What did the Egyptian media have to say about Aleppo’s recent developments?

Toqa Ezzidin
5 Min Read



Syrian president Bashar Al-Assad has regained control over eastern Aleppo with the assistance of Russian and Iranian troops, after it was held by rebels for about four years.

The progress that Al-Assad has achieved is unprecedented in terms of gaining ground and expelling rebels from Aleppo following the start of the civil war in Syria. However, the United Nations (UN) has expressed concerns over the lives of civilians that are being jeopardised by the repeated, reportedly haphazard attacks of the Syrian regime. The United Nations Children’s Fund (UNICEF) also said that children were trapped in buildings as Al-Assad and his allies were carrying out extrajudicial killings. Also, the International Committee of the Red Cross (ICRC) has been trying for weeks to find a humanitarian solution to save the civilians.

There has been no official comment from Egypt on the recent developments in Syria; however, several newspapers and TV talk shows have commented on the humanitarian crisis. At the start of the civil war started in Syria, Egypt voiced no particular position, but showed support for a political solution between all entities and political factions in Syria.

However, in October, Egypt voted in favour of a Russian resolution in the UN security council regarding peace in Syria—a move that was depicted as a support to the Russian stance; hence, support to Al-Assad.

This support was publicly voiced by President Abdel Fattah Al-Sisi when he said in an interview with a Portuguese TV channel that Egypt supports the Syrian national army, which is affiliated to Al-Assad. However, Egypt repeatedly denied its support to Al-Assad following Al-Sisi’s statement.

Although there was no official statement or comment from Egypt on the recent developments in Syria, media outlets held no reservations. Most of the pro-state media outlets were unabashedly supportive of Al-Assad and his allies’ conquest of eastern Aleppo.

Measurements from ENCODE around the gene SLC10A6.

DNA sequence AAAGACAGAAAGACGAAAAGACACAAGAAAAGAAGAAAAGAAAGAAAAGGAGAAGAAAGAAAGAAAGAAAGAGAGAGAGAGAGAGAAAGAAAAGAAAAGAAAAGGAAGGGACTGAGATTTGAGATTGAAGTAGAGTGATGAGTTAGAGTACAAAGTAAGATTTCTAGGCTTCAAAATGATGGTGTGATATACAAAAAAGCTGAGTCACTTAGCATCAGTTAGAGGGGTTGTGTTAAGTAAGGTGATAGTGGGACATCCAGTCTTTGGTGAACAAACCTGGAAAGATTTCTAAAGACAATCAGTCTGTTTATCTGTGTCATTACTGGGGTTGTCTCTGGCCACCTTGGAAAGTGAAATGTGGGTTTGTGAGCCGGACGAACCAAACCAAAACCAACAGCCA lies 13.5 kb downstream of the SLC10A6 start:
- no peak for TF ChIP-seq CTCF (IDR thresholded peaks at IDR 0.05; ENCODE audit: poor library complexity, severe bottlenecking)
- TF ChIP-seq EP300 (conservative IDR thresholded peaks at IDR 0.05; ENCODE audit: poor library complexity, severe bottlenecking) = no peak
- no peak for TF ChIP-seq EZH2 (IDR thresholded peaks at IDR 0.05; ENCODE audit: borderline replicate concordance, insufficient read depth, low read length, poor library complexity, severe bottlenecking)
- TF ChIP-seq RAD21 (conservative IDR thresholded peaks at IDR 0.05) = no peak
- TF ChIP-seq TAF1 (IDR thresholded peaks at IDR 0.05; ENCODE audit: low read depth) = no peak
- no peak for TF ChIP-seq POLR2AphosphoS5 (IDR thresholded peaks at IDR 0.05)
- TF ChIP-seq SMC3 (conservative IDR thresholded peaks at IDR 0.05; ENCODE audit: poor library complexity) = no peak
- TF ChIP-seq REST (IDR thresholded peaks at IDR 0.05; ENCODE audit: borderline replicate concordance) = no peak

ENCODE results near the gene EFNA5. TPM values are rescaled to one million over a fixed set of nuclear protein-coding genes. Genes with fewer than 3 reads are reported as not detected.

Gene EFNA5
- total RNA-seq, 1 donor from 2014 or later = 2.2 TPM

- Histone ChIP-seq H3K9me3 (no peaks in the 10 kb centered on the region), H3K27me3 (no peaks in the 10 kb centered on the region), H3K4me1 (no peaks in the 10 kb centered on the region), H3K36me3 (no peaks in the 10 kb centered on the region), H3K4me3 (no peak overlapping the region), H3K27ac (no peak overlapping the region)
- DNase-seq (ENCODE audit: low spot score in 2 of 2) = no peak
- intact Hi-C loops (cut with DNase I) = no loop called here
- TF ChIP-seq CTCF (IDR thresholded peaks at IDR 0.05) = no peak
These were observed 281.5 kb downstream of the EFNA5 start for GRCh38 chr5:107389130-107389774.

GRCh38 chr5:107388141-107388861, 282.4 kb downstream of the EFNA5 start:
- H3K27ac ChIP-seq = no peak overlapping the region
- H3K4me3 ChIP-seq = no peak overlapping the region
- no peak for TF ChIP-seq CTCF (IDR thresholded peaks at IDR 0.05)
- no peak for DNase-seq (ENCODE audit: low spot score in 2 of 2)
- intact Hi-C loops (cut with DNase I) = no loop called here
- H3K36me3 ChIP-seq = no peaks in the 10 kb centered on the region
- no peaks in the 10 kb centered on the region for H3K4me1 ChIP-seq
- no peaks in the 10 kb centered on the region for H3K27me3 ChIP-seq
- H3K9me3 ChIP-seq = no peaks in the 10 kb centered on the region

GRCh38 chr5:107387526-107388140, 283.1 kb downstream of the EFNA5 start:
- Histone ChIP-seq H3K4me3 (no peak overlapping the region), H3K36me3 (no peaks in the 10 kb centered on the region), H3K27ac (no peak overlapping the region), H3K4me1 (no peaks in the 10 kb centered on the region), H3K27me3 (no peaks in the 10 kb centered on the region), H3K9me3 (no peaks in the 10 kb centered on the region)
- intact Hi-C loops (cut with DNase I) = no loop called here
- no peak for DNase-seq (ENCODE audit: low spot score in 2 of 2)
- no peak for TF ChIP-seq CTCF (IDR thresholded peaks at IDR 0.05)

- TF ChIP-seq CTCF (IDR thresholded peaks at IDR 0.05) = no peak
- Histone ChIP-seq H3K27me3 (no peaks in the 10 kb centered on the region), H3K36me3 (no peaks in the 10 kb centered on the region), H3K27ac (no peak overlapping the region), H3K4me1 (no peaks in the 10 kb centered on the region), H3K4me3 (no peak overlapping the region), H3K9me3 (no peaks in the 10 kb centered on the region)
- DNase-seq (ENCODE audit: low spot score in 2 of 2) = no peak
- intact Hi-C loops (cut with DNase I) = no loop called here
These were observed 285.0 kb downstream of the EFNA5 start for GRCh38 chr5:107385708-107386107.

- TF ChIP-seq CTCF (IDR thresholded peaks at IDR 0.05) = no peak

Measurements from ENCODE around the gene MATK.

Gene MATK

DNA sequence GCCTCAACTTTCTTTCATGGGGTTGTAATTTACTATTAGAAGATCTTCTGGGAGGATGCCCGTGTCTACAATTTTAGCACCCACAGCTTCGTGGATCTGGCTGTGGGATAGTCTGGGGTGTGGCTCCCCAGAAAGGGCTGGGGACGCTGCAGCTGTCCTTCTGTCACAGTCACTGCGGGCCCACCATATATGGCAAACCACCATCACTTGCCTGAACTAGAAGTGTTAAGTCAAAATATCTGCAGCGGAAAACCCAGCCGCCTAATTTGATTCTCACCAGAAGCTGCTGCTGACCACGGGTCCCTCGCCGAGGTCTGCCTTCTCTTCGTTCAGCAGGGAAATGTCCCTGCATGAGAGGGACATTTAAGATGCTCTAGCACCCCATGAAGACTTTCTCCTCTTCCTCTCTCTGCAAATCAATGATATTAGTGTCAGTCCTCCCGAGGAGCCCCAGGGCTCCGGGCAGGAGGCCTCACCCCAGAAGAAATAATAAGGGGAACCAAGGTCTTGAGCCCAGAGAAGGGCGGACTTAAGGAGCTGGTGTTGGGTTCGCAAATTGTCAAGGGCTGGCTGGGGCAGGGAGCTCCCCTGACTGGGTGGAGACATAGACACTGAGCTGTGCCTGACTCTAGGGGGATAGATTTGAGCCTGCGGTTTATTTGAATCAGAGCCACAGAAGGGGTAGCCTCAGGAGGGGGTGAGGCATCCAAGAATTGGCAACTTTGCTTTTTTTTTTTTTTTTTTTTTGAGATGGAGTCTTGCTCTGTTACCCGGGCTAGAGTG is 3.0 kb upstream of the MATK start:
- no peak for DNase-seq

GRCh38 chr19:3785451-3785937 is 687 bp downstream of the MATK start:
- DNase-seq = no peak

Al-Ahram newspaper

State-owned newspaper Al-Ahram, which is well known for supporting the government’s position on any issue, published an unsigned opinion piece titled “Aleppo is liberated”. The piece read that Aleppo is being liberated by the Syrian army, after it was controlled by militants for four years.

The article continued that dozens of civilians celebrated the state’s gaining control over the afflicted city, after the army expelled the militants who were the reason behind the destruction of the city and the displacement of the civilians.

Al-Ahram concluded its piece saying that the Syrian army and regime regaining power over the rebel-held areas in Syria is inevitable. It was just a matter of time, and Aleppo’s war was proof, it said. It added that it will be better if a political solution can be reached to preserve the unity of Syrian territory.


Al-Akhbar and Al-Shorouk newpapers

Al-Akhbar is a state-owned newspaper while Al-Shorouk is privately owned. The former demonstrated obvious alignment with the government, while the latter took no particular stance, opting for the regular citation of sources from the UN and news agencies.


Al-Youm Al-Sabaa newspaper

The privately-owned newspaper is deemed as a vigorous supporter to the stances of the government and Al-Sisi. “Aleppo defeats terrorism and militants” was the title of the newspaper coverage pertaining to the issue. The piece mentioned the rebels as terrorists backed by Turkey and other foreign powers.


Talk shows and how they tackled the situation in eastern Aleppo

TV presenter Lamees Al-Hadidi said on Tuesday during her talk show that the whole world was conspiring against Syria, saying that the civilians are mercilessly killed every day. Al-Hadidi added that the American-Russian tension has caused entire cities to vanish.


However, TV presenter Wael Al-Ebrashy said that the Egyptian stance on Syria was wise, as Egypt had stressed and supported the importance of maintaining state unity and fighting the militias and terrorists in Syria from the very beginning.




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